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“Can an Ethiopian change the colour of his skin?” Rastafari faith in continental Europe

Giulia Bonacci





Specific Research Project:

Rastafari is an afrocentric faith which considers Haile Selassie I, Emperor of Ethiopia (1930-1974) as a divine character. First developed in Jamaica in the early thirties, Rastafari has always been expressed and studied as a black militant cultural manifestation. Rastafari is grounded in the tradition of ethiopianism, which is a set of practices and references instrumental in the construction of race consciousness. The heights of ethiopianism occurred at specific times in colonial struggles, in Africa and in the West. Relying heavily on race identification and biblical phraseology, ethiopianism was promoted by dedicated individuals and eventually took a political shape with the pan-African construction.
Rastafari can be considered as the climax of ethiopianism, its most developed and recent manifestation, in the sense that it identifies the Emperor of Ethiopia as the saviour and leader of the Black race and advocates for Black redemption and empowerment.

With the world wide diffusion of Rastafari vision through reggae music, the symbolic struggle between Black and White which is permanently enacted within Rastafari has been reappropriated and reinterpreted in many different nations. Rastafari even found a way into continental Europe and we witnessed the unexpected: White Europeans taking part in the rituals and expressions of a Black militant faith. Largely ignored by the academic literature, the European Rastafari experience is interesting for different reasons. It requires an understanding of the appeal for a White population of ethiopianism as a world-vision; it provides a cartography of European networks crystallised around Rastafari practitioners; it offers differential insight within Black – White relationships on the continent. I have been in contact with European Rastafarians in Sweden, Germany, Austria, France and Belgium and conducted fieldwork in Italy with the Rastafari community. I would like to take the opportunity of this Black European Studies Conference to present and discuss issues of appropriation, interpretation and self-representation of a Black militant faith by European practitioners.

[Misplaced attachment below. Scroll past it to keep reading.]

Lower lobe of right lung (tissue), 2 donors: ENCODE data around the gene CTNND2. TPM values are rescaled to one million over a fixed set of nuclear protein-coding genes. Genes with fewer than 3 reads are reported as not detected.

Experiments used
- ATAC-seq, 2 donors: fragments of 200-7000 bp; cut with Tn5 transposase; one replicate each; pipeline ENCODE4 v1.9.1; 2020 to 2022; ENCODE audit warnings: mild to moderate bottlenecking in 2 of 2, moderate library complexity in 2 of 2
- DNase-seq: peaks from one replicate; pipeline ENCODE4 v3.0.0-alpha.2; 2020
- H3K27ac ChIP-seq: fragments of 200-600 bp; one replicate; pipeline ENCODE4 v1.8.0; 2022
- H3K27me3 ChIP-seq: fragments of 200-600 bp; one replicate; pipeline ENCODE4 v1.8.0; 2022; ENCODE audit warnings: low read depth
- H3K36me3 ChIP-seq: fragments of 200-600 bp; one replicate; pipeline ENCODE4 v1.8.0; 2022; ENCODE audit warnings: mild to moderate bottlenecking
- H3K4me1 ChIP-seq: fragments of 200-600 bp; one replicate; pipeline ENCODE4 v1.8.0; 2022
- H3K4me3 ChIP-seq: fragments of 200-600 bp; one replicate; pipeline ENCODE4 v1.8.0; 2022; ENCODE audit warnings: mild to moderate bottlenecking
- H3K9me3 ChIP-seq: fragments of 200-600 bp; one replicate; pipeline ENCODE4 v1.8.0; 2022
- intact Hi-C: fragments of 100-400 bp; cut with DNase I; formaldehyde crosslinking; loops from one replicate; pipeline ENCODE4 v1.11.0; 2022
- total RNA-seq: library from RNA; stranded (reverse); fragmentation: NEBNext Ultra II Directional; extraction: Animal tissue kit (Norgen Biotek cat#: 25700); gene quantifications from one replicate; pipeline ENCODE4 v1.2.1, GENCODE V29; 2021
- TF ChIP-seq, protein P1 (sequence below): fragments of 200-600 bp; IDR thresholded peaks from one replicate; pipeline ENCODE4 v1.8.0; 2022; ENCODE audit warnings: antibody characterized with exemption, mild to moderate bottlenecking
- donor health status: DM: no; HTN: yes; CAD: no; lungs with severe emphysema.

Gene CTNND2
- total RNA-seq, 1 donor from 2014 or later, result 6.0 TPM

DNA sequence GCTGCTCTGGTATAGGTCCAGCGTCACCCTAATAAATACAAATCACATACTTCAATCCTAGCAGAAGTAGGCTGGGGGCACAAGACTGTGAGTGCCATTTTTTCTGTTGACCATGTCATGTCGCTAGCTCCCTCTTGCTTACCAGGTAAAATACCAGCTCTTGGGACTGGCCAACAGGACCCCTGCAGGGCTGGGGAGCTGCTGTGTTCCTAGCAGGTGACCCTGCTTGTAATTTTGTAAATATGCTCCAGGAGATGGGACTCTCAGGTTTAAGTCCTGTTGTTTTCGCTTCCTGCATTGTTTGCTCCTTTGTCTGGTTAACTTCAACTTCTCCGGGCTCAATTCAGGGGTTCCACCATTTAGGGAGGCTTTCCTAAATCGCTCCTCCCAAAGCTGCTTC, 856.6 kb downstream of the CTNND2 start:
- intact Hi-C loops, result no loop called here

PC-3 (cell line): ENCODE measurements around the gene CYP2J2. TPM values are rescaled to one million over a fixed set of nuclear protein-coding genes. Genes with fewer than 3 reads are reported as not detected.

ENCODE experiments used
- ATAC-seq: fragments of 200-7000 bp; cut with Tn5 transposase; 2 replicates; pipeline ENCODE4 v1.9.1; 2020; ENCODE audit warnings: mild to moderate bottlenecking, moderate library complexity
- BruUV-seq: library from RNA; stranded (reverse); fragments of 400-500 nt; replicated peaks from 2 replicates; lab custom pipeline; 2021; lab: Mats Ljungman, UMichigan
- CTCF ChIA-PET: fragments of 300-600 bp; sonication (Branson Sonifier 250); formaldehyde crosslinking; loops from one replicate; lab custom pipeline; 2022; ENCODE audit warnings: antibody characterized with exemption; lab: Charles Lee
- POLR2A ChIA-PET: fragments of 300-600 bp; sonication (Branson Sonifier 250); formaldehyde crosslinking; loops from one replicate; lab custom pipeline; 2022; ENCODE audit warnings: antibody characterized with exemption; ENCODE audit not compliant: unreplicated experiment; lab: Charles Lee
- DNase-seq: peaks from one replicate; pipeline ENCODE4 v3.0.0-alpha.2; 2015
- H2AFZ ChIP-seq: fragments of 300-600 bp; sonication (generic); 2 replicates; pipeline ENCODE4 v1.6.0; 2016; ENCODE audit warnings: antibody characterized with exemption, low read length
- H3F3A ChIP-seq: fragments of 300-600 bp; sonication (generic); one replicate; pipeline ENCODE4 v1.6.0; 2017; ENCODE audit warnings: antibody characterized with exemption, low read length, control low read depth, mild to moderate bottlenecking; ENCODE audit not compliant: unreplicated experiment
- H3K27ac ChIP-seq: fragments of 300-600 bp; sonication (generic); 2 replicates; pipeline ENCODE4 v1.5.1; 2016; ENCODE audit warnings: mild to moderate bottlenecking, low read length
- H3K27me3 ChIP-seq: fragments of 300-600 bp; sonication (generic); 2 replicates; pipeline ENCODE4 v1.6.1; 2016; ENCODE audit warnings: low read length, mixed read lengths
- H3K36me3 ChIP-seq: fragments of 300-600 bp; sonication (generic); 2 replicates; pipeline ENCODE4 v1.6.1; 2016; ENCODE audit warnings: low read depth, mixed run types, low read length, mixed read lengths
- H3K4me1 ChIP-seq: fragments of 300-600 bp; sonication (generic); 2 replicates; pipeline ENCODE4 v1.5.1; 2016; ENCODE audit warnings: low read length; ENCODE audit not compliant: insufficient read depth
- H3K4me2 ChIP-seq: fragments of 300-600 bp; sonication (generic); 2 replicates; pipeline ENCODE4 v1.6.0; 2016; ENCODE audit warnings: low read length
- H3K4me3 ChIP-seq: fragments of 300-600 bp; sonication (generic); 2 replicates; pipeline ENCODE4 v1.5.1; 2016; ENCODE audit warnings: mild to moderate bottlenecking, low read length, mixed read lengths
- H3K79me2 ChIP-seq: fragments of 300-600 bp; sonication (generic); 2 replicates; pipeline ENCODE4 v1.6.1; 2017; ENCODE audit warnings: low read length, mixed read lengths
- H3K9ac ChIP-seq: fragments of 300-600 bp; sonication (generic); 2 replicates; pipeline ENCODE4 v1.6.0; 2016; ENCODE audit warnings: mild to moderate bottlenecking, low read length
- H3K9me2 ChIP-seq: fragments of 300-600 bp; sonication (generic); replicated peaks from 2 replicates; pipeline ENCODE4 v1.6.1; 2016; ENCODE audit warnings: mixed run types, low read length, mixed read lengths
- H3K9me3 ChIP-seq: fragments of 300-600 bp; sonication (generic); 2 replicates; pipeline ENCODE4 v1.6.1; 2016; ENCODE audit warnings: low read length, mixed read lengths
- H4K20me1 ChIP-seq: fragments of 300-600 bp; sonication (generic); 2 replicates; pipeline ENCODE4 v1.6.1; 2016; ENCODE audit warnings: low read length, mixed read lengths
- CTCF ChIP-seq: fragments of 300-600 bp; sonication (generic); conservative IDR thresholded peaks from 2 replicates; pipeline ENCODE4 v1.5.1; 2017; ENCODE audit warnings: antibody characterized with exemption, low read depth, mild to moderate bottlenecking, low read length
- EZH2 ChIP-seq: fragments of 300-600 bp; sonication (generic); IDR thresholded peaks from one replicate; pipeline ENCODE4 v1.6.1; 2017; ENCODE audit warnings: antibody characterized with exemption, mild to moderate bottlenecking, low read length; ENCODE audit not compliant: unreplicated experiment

Larger research interest:

Heirs and Pioneers Coming Home: Repatriation to Shashemene, Ethiopia 1950-2000



I am currently writing a PhD dissertation on the history of the Black repatriation to
Ethiopia. The concern and involvement of African descent population in Ethiopia goes back as far as the late 19th century.

However, in the late forties, Emperor Haile Selassie I granted land to the ‘Black people of the West’. As a consequence, several hundred people settled on the outskirts of a southern Ethiopian town, Shashemene. This project challenges the existing literature at different levels, redefines the space of the African Diaspora and provides very detailed data and critical interpretation of the repatriation process. I have conducted archival and documentation research in Jamaica, England and Ethiopia and worked on an oral history project with returnees in Ethiopia. The main issues I am interested in this project are the organisational forms and political strategies that allowed people to repatriate from the USA, Jamaica and the wider Caribbean, England and continental Europe; the history of the Ethiopian land and its settlement; the representation and assimilation process of returnees within Ethiopian society.

Since the late sixties, the majority of the returnees are Rastafari brethren and sistren, and it is naturally that I started documenting the Rastafari experience in Europe where I have been based for some years. I am grounded in African history, already familiar with issues pertaining to the Black US and Caribbean experience, really interested by pan-African and diaspora issues, and eager to confront this background with the European context. Regarding the workshops, at this stage, I would like to discuss issues related to Racism and the Academy. Being myself of European ancestry and working on Black radical movements, I have often been confronted with diffused racism both by Black and White academics. I would greatly appreciate to discuss issues pertaining to the racialised institution we move in. How do we uncover biased approaches and teaching? How to address Black issues in a context where it is almost not possible to speak about race (very relevant in France)? How could Black European studies inspire and differentiate themselves from African-American studies? How to confront a dominant discourse when they are so few Black European researchers holding positions in the academia and so few European researchers impartially concerned about the Black experience?

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